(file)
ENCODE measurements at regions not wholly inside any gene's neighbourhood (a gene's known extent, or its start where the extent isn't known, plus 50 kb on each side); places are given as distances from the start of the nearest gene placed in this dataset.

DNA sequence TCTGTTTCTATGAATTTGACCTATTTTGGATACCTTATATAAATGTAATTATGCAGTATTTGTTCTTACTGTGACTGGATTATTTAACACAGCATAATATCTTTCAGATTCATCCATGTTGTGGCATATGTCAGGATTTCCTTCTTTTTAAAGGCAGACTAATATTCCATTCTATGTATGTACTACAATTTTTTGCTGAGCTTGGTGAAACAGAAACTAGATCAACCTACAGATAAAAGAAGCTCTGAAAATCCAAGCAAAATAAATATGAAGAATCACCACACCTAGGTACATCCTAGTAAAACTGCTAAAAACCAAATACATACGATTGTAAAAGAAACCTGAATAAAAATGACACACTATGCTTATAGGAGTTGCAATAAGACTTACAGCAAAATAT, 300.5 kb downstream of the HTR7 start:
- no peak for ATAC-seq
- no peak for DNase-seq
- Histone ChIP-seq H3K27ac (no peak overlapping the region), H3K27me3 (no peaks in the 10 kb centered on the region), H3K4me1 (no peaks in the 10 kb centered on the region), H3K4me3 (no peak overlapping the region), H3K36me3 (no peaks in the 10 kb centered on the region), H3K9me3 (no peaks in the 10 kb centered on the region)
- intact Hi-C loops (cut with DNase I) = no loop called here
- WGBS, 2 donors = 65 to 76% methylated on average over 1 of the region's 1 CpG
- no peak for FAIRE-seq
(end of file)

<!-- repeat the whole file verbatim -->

ENCODE measurements at regions not wholly inside any gene's neighbourhood (a gene's known extent, or its start where the extent isn't known, plus 50 kb on each side); places are given as distances from the start of the nearest gene placed in this dataset.

DNA sequence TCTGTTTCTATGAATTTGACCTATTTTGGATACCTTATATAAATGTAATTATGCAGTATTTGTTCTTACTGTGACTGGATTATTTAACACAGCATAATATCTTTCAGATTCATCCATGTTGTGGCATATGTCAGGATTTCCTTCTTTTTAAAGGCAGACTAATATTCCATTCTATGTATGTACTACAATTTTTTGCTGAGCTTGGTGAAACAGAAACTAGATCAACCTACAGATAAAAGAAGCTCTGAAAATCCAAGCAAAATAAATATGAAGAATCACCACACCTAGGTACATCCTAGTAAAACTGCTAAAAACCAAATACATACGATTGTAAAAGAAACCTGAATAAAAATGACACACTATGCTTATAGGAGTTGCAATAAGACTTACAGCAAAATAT, 300.5 kb downstream of the HTR7 start:
- no peak for ATAC-seq
- no peak for DNase-seq
- Histone ChIP-seq H3K27ac (no peak overlapping the region), H3K27me3 (no peaks in the 10 kb centered on the region), H3K4me1 (no peaks in the 10 kb centered on the region), H3K4me3 (no peak overlapping the region), H3K36me3 (no peaks in the 10 kb centered on the region), H3K9me3 (no peaks in the 10 kb centered on the region)
- intact Hi-C loops (cut with DNase I) = no loop called here
- WGBS, 2 donors = 65 to 76% methylated on average over 1 of the region's 1 CpG
- no peak for FAIRE-seq